Tuesday, August 30, 2016

Worked Willingly with Hands: The Prehistory of Flax and Linen

by Mark Patton

"Who can find a virtuous woman? For her price is far above rubies ... She seeketh wool, and flax, and worketh willingly with her hands." Proverbs 31, 10-31.

Linen has been prized as a fabric for thousands of years. It is made from the flax plant (Linum usitatisimum), first domesticated in the Middle East in around 7000 BC. The Egyptians used it for wrapping mummies and to make the clothing of their priests; its first appearance in Europe is in the lake villages of Switzerland and Germany around five thousand years ago; the Romans used it for the sails of their ships. It has often been assumed that it was they who introduced it to the British Isles, but a recent archaeological discovery in Cambridgeshire has changed all that.

Flowers of domesticated flax. Photo: D. Gordon E. Robertson (licensed under CCA).
Flax field in North-West Dakota. Photo: Bookworm 857158367 (licensed under CCA).

The site of Must Farm, dubbed "Britain's Pompeii" by some, is a three thousand year-old riverside settlement where waterlogged conditions have allowed for an almost unprecedented survival of organic materials, including wood and fabric. With its houses built on stilts over the river, the settlement is remarkably similar to the Alpine lake villages. Fourteen centuries earlier, people from central Europe (the descendants, perhaps, of Otzi the ice-man, who died in the Italian Alps in around 3,300 BC) may have been the first to bring the knowledge of metal-working to Britain. Now it seems that they, or their own descendants, may also have brought with them the knowledge of how to turn flax into linen.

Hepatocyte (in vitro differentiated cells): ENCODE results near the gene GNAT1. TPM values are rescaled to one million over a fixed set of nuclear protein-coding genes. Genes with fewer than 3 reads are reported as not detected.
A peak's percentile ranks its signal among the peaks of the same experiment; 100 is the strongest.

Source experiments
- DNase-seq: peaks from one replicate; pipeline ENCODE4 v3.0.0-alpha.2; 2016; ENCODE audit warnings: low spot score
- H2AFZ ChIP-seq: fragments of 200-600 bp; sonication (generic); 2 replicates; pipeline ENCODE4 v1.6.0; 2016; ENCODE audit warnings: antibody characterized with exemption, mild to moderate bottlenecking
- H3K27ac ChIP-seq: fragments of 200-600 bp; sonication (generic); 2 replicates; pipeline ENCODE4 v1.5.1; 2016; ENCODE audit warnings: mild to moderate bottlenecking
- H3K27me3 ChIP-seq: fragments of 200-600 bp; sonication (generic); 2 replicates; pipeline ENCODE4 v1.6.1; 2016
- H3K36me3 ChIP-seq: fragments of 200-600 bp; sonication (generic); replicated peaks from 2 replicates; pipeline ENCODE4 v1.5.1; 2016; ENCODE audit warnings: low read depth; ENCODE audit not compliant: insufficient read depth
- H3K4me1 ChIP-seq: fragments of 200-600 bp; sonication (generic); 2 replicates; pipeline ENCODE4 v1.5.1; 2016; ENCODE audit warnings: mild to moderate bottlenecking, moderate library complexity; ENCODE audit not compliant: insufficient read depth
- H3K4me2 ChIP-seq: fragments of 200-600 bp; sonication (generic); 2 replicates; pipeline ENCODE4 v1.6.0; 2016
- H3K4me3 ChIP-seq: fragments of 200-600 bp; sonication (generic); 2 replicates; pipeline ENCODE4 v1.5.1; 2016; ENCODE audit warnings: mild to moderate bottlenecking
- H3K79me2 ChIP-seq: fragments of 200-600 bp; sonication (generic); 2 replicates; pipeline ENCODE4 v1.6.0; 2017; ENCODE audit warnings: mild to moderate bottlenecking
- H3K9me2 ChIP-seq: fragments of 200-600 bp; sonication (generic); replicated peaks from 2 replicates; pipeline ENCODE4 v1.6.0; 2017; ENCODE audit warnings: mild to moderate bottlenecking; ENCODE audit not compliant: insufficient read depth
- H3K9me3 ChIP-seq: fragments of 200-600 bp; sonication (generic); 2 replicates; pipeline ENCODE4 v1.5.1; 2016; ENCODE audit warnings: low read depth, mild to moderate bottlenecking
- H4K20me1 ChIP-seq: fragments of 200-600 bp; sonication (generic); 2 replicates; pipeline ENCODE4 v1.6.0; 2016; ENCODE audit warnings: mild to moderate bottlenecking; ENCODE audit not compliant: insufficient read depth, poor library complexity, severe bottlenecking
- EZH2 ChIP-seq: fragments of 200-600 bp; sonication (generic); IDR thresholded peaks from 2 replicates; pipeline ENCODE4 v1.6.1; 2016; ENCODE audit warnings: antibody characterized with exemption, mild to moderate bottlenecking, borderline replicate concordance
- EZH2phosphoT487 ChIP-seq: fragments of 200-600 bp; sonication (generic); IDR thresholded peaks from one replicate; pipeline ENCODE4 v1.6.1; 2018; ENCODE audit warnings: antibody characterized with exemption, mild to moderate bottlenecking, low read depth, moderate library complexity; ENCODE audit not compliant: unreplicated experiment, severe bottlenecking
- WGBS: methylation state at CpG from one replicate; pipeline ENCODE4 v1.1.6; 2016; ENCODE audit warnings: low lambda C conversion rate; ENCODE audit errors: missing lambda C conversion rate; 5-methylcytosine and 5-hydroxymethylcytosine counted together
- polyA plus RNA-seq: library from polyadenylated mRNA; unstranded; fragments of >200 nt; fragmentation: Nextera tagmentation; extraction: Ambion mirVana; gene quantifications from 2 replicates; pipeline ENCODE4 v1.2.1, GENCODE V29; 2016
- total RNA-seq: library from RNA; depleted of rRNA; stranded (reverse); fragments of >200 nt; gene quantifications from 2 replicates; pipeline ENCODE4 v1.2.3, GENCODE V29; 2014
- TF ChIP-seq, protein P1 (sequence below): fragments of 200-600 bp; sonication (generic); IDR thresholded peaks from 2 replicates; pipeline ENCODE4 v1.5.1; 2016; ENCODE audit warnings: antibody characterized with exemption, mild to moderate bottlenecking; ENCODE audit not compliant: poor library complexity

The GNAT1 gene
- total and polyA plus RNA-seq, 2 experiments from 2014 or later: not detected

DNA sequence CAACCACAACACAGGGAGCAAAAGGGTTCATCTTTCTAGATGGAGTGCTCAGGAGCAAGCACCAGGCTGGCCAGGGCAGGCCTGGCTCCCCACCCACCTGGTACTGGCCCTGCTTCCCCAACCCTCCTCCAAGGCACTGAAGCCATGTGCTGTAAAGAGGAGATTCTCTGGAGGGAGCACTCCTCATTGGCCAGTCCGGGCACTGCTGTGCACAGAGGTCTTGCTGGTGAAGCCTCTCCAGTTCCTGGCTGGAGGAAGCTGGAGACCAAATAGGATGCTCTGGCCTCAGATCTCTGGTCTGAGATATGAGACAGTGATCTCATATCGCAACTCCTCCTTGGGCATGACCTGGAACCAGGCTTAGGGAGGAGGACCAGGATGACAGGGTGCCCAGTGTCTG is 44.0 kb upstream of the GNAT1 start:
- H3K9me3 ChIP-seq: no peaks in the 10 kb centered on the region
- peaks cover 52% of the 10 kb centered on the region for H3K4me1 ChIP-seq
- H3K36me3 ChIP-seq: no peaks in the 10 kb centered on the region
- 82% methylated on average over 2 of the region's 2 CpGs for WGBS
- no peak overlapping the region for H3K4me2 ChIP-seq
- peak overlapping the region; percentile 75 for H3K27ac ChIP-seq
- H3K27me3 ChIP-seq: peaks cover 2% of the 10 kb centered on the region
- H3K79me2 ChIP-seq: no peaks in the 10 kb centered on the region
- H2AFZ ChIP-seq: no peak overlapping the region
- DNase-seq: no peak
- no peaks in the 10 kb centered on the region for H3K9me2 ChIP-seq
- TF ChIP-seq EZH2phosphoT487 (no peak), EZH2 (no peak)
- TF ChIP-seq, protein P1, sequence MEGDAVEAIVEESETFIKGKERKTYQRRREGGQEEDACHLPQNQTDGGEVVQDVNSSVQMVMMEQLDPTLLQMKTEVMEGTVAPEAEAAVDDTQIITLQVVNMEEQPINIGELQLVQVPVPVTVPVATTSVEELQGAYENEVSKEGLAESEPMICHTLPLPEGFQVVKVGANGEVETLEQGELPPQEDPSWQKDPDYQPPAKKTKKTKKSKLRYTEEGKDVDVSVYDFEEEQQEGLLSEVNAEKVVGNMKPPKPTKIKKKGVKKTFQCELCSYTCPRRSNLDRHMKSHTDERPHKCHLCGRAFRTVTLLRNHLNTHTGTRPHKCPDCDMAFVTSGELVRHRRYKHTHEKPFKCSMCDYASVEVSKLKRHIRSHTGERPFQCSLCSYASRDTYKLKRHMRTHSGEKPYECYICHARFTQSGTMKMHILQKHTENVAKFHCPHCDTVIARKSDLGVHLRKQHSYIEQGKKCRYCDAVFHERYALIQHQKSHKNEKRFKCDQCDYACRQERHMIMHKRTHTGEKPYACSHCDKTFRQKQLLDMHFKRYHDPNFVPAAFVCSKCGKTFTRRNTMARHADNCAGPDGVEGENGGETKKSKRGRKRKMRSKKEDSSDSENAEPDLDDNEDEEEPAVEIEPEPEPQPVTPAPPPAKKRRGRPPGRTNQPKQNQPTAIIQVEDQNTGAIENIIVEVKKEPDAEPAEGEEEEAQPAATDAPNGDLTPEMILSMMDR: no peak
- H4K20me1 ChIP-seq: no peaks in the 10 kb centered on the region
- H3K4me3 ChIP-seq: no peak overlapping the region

The Late Bronze Age site of Must Farm, Cambridgeshire. Photo: Dr Colleen Morgan (licensed under CCA).
Reconstructed Bronze Age pile-dwellings at Lake Constance, Germany. Photo: Traveler100 (licensed under GNU).

In fact, the wild progenitor of domesticated flax, Linum bienne, had been growing in England all through the Stone Age, but, whereas it does not take much imagination to understand that the fur of a bear or beaver can be turned into warm clothing or even that the wool of sheep and goats might be spun and woven into cloth, the processing of flax into linen is a far more complicated business.

Linum bienne, the wild flax plant. Photo: Alvesgaspar (licensed under GNU).

Flax fibre is extracted from the "bast" that lies beneath the surface of the stem of the flax plant. Today, much of the processing is done mechanically, but, traditionally, the plants were uprooted, rather than cut, to maximise the length of the fibres. It must then be "retted," or left in contact with water, so that the cellular tissue and pectins that surround the fibres can rot away. The best quality linen is produced by "field-retting" (or "dew-retting") leaving the crop in the field and turning it periodically. This works well in Canada, China and Russia, where most commercial flax production takes place today, but is unsuited to less predictable climates, such as that of the British Isles, where too much or too little rainfall could easily spoil an entire crop.

Flax harvesting, by Emile Claus, 1904, Royal Museums of Fine Arts of Belgium. Photo: Georges Jansoone (image is in the Public Domain).